CHICAGO – More than 100 years after the biggest scandal in sports history, there is new information being made public about the Chicago Black Sox. And it’s coming from beyond the grave of one of the most famous players at the center of that scandal — Shoeless Joe Jackson.
A pair of local historians have published a book making public for the first time transcripts from a 1924 trial that sheds new light on a question that has puzzled baseball fans for decades — did Shoeless Joe help throw the 1919 World Series?
“This is a story that has everything. It’s drama. It’s corruption. It’s injustice. Every element is contained in the Black Sox Scandal,” said Jacob Pomrenke, a baseball historian.
FOX 32’s Dane Placko met Pomrenke and fellow baseball historian David Fletcher at the plate where it happened, marking the site of Old Comiskey Park at 35th Street and Shields Avenue.
“It’s a really great story about old time baseball. But it’s really a great Chicago story,” Fletcher said.
Most fans know the basics of the Black Sox story – how the 1919 White Sox, considered the best team in baseball, and led by their star outfielder Shoeless Joe Jackson, shocked the sports world losing the World Series to the Cincinnati Reds.
“The rumors about the 1919 World Series fix started before the World Series began. There is some evidence that Charles Comiskey and other baseball officials knew about the fix before a single pitch was thrown,” Pomrenke said.
The following year, a Cook County grand jury began an investigation interviewing under oath a number of the White Sox players and professional gamblers suspected of taking part in the scheme. And in September 1920, as the White Sox were chasing another pennant, the grand jury charged eight players with conspiring to throw the series, including Shoeless Joe.
Which led to the famous supposed courthouse encounter between Jackson and a young fan as depicted in the movie “Eight Men Out.” But like much of what we think we know about the Black Sox, Pomrenke said that “never happened.”
“We actually have film footage of Shoeless Joe leaving the courthouse that day in 1920 and he’s flanked by two sheriff’s deputies, bailiffs, and there’s a huge crowd around him. And there’s no little boy stopping him,” Pomrenke said.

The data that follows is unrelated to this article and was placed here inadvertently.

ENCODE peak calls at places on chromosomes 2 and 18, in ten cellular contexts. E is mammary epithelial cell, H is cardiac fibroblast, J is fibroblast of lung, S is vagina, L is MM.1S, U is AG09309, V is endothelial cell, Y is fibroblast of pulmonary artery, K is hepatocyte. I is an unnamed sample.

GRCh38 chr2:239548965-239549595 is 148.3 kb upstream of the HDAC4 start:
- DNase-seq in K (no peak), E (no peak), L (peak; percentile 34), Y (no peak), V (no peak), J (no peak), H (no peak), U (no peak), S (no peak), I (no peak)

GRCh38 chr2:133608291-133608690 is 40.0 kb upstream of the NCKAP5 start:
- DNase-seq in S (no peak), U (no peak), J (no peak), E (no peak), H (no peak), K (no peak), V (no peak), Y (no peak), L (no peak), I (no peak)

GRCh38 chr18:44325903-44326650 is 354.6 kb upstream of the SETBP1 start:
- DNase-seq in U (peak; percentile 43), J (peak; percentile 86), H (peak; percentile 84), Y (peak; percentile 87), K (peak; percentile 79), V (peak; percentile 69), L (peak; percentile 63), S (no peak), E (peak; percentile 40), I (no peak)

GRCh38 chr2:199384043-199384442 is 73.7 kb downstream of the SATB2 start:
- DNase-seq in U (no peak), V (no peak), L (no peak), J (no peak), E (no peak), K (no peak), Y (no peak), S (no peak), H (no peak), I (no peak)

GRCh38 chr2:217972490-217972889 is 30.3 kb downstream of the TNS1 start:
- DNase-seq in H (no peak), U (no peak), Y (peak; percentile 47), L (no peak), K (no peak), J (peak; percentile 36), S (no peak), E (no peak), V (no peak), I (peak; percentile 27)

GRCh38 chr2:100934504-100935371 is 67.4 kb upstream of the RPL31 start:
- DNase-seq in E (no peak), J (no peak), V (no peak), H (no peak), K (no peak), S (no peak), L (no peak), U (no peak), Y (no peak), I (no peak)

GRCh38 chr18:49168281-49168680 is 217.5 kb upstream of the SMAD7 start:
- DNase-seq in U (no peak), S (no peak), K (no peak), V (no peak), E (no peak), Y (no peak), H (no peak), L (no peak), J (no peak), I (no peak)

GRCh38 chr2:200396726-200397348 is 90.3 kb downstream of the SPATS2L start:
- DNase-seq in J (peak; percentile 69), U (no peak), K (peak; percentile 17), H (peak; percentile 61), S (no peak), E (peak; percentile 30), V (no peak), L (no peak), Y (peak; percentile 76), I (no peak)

The case went to trial and a sympathetic Cook County jury acquitted the eight players. But the following day, baseball commissioner Kenesaw Mountain Landis, a stern former federal judge in Chicago, banned all eight from ever again participating in professional baseball.
Jackson, who many consider the greatest natural hitter of all time, had just signed a three-year contract.
“So he wanted his back pay,” Fletcher said. “He wanted his money.”
Jackson sued White Sox owner Charles Comiskey and in January 1924, a trial was held in Milwaukee–because the White Sox were incorporated in Wisconsin and that leads us to the new information published in Fletcher and Pomrenke’s new book.
“The trial itself was quite a spectacle. It was quite a dramatic trial. It lasted two weeks up in Milwaukee, Wisconsin, and it was Shoeless Joe having to answer questions about what happened in the 1919 World Series,” Pomrenke said.
But that trial is long-forgotten in part because the transcripts of all the testimony disappeared, until now. The court records were almost tossed in the 1950’s but were saved by a Milwaukee lawyer and remained hidden away until recently.
“Almost nobody on the planet has seen this transcript, and seen Shoeless Joe’s and Charles Comiskey’s testimony in their own words until now,” Pomrenke said.
In the new transcripts, Shoeless Joe flatly denies taking the $5,000 offered by gamblers. But other witnesses, including his wife, tell a different story.
“His wife saw him get the money,” Pomrenke said. “It was big denomination bills. She had to deposit it at the local bank, December 1st, 1919. They had the bank teller come. They had the bank receipts for a $5,100 deposit. I mean, they had the goods on him.”
The book reprints hundreds of pages of testimony from the key players involved in the fix, testimony the historians say clearly points to Jackson’s guilt.
“There are a lot of people who still believe Shoeless Joe had nothing to do with the Black Sox Scandal,” Pomrenke said. “And what the research has shown is he really did. He took the money. There’s no question about that. Whether he played his best on the field for the White Sox is still up for debate.”
Indeed, Jackson hit .375 in the World Series and threw a runner out at home plate. Some believe Jackson didn’t understand the conspiracy because he was illiterate, going to work in the South Carolina textile mills at 7 years old.
After the ban, Jackson ran a liquor store in his hometown of Greenville, South Carolina until he died in 1951, maintaining his innocence to the grave.
Today his home is preserved as the Shoeless Joe Jackson Museum and the debate among sports fans continues.
“This is a story that continues to stay relevant into the 21st century. We still have World Series scandals these days. We still have sports betting scandals these days,” Pomrenke said.
“It’s just gonna go on forever. It’s that loss of innocence is a key to why it attracts people. It’s cheaters cheating cheaters. And that’s the best way to describe it,” Fletcher said.